Empty maximum-security cell for two inmates.

John Hanna | AP Photo

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Yes, it was all an April Fool’s joke. The entire rationale and premise on which the top legislative priority of the D.C. people was built on an illusion. On a federal level, there is no widespread epidemic of people being locked up for “non-violent drug offenses.”

The entire debate over the prison population on a federal level is absurd. Proponents of jailbreak legislation speak about the issue in the abstract and concoct all sorts of myths as to who is sentenced for federal crimes. This is, in fact, a finite and verifiable population. Why don’t we stop talking past each other and actually take a look at what is the 800-pound gorilla behind the federal criminal justice system? 

Take a look at this chart from the Bureau of Justice Statistics breaking down the numbers and category of offenses of those sentenced for federal crimes in FY 2015:

Criminal justice chart

What is the first observation that jumps out from this data?

Notice that more than half of all those sentenced for federal crimes were Hispanics. Are Hispanic-Americans that problematic? Do they really commit more than twice as much crime than blacks? The state prison data and general crime statistics certainly don’t support that premise. According to Investor’s Business Daily’s analysis of the U.S. Sentencing Commission statistics, “[B]lacks under 18 account for just 23% of the nation's drug offenses, but a shocking 52% of all violent crime — including 51% of murders, 69% of robberies, 34% of rapes and 43% of aggravated assaults.”


What is clear when you juxtapose the total convictions to the large number of immigration-related sentences and the drug trafficking convictions, the 800-pound gorilla in the room when dealing with federal crimes is — ILLEGAL IMMIGRATION.

What is clear when you juxtapose the total convictions to the large number of immigration-related sentences and the drug trafficking convictions, the 800-pound gorilla in the room when dealing with federal crimes is — ILLEGAL IMMIGRATION. Both directly, by clogging up the system with immigration cases, and indirectly, through the open border and drug cartels and proliferation of drugs, more than half of all federal sentences are a byproduct of immigration and the drugs that are brought in as a result of the porous border.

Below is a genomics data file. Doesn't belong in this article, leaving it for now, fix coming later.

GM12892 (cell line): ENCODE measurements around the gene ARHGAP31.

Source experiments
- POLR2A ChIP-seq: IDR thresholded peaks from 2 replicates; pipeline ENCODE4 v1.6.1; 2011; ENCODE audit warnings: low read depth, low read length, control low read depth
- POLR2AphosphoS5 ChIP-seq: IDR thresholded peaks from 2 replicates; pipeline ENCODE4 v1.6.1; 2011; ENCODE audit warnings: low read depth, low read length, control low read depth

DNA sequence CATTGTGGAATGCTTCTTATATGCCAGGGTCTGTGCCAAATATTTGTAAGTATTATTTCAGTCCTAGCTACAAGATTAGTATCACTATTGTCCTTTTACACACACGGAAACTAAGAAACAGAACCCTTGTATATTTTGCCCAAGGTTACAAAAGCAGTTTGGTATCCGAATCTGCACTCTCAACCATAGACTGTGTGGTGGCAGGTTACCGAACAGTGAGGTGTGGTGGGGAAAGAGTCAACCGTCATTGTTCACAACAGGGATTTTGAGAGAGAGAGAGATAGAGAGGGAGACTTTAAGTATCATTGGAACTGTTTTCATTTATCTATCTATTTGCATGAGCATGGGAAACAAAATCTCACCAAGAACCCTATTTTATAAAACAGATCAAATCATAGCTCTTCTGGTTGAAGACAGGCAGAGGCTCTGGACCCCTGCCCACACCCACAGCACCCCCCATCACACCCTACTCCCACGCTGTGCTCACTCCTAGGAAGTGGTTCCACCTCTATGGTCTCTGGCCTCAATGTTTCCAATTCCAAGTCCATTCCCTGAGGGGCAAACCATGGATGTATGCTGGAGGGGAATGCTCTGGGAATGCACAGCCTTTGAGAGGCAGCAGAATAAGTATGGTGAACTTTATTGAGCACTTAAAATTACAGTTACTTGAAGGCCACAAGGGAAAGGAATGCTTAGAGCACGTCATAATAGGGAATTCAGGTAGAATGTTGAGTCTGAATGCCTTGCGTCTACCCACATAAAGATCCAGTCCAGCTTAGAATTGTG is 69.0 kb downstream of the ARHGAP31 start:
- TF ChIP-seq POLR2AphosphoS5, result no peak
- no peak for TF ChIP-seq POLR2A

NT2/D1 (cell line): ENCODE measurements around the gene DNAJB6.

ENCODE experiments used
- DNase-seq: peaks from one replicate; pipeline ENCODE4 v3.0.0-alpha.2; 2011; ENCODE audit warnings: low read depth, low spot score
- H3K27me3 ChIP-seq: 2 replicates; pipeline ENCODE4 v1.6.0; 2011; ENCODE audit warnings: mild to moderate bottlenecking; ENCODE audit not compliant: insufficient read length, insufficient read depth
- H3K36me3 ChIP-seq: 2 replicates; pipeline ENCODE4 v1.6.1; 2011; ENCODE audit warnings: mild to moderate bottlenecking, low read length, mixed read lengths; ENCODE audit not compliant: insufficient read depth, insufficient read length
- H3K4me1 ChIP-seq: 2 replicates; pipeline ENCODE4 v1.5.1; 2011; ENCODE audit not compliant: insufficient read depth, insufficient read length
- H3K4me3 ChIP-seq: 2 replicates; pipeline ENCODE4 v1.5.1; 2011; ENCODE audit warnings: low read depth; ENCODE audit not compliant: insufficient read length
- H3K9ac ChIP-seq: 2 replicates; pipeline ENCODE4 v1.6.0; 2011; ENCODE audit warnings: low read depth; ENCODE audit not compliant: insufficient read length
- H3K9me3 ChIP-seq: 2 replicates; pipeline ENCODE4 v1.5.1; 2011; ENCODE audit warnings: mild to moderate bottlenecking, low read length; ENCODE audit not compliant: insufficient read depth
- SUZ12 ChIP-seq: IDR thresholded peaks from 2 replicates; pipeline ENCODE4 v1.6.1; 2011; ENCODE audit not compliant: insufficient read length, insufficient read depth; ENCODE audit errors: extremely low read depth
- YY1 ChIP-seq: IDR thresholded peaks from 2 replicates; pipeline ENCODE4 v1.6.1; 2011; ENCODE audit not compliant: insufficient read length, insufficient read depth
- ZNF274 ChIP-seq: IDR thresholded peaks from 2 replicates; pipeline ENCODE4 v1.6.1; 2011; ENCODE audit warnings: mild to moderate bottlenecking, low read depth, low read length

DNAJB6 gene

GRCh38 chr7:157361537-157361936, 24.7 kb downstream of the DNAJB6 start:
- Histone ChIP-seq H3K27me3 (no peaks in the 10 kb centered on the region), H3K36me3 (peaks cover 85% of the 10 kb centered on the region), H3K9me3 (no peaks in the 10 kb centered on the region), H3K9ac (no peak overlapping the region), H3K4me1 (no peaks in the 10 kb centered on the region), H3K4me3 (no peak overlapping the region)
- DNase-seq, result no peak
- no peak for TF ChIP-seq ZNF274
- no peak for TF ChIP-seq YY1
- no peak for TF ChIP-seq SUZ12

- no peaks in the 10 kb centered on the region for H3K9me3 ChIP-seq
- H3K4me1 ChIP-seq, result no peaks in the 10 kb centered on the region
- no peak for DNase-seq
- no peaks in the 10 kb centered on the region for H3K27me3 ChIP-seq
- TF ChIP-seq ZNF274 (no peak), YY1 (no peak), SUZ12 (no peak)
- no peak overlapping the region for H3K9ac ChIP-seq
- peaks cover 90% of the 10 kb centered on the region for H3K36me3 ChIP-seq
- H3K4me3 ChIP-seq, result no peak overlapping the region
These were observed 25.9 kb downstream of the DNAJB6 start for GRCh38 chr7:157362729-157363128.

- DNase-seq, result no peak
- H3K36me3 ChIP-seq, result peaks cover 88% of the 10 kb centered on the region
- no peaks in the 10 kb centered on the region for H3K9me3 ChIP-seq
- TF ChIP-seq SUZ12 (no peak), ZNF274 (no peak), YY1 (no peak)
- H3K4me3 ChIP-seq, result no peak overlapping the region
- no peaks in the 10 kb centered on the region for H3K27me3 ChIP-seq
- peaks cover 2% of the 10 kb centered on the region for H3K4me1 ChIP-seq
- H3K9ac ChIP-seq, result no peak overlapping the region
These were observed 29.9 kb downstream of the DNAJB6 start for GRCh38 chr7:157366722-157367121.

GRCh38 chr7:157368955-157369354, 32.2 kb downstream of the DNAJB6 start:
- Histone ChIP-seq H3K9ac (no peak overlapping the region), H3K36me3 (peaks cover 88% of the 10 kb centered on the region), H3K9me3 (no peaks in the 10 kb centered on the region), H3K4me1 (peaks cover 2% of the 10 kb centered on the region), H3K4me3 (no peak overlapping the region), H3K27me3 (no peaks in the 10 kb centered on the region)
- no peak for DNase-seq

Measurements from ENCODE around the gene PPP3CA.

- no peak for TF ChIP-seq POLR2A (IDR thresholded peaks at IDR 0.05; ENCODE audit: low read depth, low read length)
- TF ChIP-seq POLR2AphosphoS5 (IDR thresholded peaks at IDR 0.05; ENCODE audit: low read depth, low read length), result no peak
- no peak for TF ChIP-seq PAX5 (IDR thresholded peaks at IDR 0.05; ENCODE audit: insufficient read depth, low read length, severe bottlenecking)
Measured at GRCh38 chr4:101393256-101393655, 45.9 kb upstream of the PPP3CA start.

Why is it that only 16% of the state prison population is comprised of drug offenders as opposed to almost half of the federal prison population? Again, for the same reason Hispanics, not blacks, dominate the federal prison population. It’s all about illegal immigration and the drug cartels. As I’ve noted before, only 13 simple possession federal cases were tried in non-border districts in FY 2014.

Now, take a look at the small number of sentences for “simple drug possessions.” Eighty-four percent of those convicted are identified as Hispanic. That tells you, as anyone who understands the federal system knows, nobody is locked up for 20 years in federal prison for simple drug possession. They are almost all illegal aliens who should be deported anyway, instead of sapping our funds by receiving food and shelter in our prisons. Also, even the small numbers of non-Hispanics sentenced for simple drug possession were almost certainly cases that were plead down from greater offenses. Nonetheless, those cases were viewed by the U.S. Attorneys as worth their time and effort obviously because they were likely violent individuals who were initially arrested for more serious offenses or had an extensive state criminal rap sheet.

Hence, the entire premise of federal jailbreak legislation — that there are infinite numbers of individuals serving time in federal prison for “nonviolent drug offenses” — is complete bunk.

If we would deal with the immigration problem and keep out much of the drug infestation by building the fence and implementing visa tracking, both the direct effects of immigration and the drug problem, which is a byproduct of immigration, would reach a manageable level. We would save a lot of money on incarceration costs and dramatically reduce the prison population — all without risking the safety and security of Americans by indiscriminately and retroactively releasing violent criminals into our communities.


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